July 6th. Got on the river around 10:45am and paddled to Newnham Bay. Arrived at the bay and ate lunch at 1:40pm. The Bay runs about 16 km mostly north and south. Unfortunately, a wind was blowing out of the NNW which is pretty typical and made paddling slow. I was able to stay to the leeward side of the bay on the left and avoid some of it. Some 2 foot waves with a little hull slapping on the long crossings between cove-lets. I got to the choke point where the Bay empties into Kesagami lake proper by 6:00pm and saw some old boats on the shore. They belonged to the Kesagami fly-in fishing lodge. The camping here did not look to pleasant so I continued into the lake since the wind had ceased to blow. I saw the lodge up on the right a few hundred meters away so went to check it out and get some advice on nice camping spots. The lodge had a dock and about 6 fishing boats where two guys were working. They didn't know of any camping spots but said they would ask their boss. They invited me up to the lodge reception area which had a rustic but nice restaurant and a bar. According to the dockhands, the lodge had 6 well appointed cabins and a small hotel. Charlie the owner was happy enough to talk to me and hear where I had come from and where I was going. He had never heard of anyone paddling the Nettogami river but was happy enough to point out the prime camping spots in the area. I had about 3 hours of light left and the wind was calm so I headed across the Lake to Big Island about a kilometer away. Kesagami Lake is about 20km across at the widest and was by far the biggest lake I had ever paddled. I am glad most of my crossings were only a few clicks at most. I found the beach Charlie mentioned on the south side of the island and set up camp by 7:30pm. Got my clothes hung out to dry and took a little dip in the lake before the bugs came out. The lake was smooth as silk and the sunset was gorgeous. Very happy end of the day!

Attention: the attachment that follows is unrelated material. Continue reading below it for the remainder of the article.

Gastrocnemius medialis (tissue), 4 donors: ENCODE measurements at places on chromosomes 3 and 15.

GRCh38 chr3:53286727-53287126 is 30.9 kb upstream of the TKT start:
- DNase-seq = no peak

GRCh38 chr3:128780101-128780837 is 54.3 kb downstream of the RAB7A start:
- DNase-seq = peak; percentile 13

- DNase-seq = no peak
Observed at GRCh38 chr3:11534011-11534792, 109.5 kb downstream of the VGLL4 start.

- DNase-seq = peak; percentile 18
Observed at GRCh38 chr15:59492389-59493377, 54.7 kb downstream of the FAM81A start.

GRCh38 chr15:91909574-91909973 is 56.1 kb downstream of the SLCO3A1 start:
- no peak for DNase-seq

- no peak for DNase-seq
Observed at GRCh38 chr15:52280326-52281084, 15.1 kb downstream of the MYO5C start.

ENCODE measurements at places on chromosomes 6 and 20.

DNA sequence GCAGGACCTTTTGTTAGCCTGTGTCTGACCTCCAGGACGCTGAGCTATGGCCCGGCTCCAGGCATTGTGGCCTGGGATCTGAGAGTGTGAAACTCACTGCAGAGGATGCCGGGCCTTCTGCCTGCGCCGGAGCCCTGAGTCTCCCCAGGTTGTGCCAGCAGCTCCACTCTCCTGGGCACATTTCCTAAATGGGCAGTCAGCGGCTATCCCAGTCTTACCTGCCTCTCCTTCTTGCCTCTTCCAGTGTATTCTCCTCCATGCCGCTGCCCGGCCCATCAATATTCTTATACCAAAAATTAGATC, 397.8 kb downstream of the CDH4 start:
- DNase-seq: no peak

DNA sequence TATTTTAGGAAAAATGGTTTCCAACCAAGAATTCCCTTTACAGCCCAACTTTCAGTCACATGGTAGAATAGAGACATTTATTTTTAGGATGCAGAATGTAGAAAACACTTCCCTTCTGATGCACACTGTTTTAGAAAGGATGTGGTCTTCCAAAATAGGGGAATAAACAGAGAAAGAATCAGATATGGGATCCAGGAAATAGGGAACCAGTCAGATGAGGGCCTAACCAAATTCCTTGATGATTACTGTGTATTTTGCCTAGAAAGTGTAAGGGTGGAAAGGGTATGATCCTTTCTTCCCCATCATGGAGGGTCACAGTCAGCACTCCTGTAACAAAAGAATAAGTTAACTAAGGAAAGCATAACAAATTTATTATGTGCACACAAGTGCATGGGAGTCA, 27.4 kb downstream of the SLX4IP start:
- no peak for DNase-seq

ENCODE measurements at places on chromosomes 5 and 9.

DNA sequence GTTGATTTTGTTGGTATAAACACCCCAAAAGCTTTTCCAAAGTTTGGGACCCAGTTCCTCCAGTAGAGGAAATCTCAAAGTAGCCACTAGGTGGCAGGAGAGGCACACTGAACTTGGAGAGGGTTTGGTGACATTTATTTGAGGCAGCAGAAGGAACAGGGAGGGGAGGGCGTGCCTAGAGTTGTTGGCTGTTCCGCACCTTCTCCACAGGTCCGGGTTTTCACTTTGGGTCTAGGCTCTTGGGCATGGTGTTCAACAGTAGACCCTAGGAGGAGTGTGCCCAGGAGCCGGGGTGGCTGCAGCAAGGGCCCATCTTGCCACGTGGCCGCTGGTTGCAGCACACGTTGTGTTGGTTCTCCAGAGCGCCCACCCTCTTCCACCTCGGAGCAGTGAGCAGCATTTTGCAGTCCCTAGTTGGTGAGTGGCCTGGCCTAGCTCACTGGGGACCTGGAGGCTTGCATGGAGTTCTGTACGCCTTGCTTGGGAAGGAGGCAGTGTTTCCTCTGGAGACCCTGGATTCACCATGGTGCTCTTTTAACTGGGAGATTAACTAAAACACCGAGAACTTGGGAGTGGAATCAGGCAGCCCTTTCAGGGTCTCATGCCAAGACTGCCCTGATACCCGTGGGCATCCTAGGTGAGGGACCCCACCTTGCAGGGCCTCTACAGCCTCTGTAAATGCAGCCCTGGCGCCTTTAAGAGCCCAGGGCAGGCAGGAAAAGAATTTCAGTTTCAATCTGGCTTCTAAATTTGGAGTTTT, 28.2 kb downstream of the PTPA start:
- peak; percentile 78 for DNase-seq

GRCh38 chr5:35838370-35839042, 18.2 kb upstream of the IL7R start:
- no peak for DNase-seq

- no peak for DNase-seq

July 7th. No bugs this morning and got on the water about 9:15am after my typical breakfast of instant coffee, oatmeal and dried fruit. Much of the western shore of the island has been undercut by the ice during break-up and presents an odd appearance with the roots and soil strata exposed. The lake is flat calm and the sun is shining. My first crossing from Big Island to the peninsula separating Opimiskau Bay from Kesagami Lake is only 1.5km but I can see 6km to the far shore. I then turn south into the Bay. I encountered a SW headwind as I paddled 10km to a cove and picked up a portage trail into a unnamed lake west of the bay. Charlie from the fly-in fishing lodge had mentioned that they had improved this portage trail as they take customers out here for lunch. It was still pretty soft in places and so I was sinking in over my ankles in mud. I use a pair of Teva water shoes that stay on my feet pretty well and provide good enough traction on the portages. There were boats at both ends of the 600 meter trail. This guy must do quite well to be able to stow boats all over the place.